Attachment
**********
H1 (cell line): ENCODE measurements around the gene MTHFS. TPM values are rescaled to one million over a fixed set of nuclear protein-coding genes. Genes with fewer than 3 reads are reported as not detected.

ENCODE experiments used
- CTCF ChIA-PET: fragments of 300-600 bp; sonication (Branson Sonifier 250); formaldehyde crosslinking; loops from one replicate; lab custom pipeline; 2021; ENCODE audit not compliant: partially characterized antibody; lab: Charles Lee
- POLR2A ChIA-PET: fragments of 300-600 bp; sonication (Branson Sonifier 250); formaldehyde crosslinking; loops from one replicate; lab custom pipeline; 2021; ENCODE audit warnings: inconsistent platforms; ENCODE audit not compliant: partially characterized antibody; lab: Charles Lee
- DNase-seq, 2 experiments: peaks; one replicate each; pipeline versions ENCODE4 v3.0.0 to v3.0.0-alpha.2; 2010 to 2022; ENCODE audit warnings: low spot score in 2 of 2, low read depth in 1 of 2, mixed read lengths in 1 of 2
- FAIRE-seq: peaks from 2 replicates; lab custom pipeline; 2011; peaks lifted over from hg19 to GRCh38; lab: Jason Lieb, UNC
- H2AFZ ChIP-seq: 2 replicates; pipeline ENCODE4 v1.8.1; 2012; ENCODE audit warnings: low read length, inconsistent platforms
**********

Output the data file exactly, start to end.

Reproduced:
H1 (cell line): ENCODE measurements around the gene MTHFS. TPM values are rescaled to one million over a fixed set of nuclear protein-coding genes. Genes with fewer than 3 reads are reported as not detected.

ENCODE experiments used
- CTCF ChIA-PET: fragments of 300-600 bp; sonication (Branson Sonifier 250); formaldehyde crosslinking; loops from one replicate; lab custom pipeline; 2021; ENCODE audit not compliant: partially characterized antibody; lab: Charles Lee
- POLR2A ChIA-PET: fragments of 300-600 bp; sonication (Branson Sonifier 250); formaldehyde crosslinking; loops from one replicate; lab custom pipeline; 2021; ENCODE audit warnings: inconsistent platforms; ENCODE audit not compliant: partially characterized antibody; lab: Charles Lee
- DNase-seq, 2 experiments: peaks; one replicate each; pipeline versions ENCODE4 v3.0.0 to v3.0.0-alpha.2; 2010 to 2022; ENCODE audit warnings: low spot score in 2 of 2, low read depth in 1 of 2, mixed read lengths in 1 of 2
- FAIRE-seq: peaks from 2 replicates; lab custom pipeline; 2011; peaks lifted over from hg19 to GRCh38; lab: Jason Lieb, UNC
- H2AFZ ChIP-seq: 2 replicates; pipeline ENCODE4 v1.8.1; 2012; ENCODE audit warnings: low read length, inconsistent platforms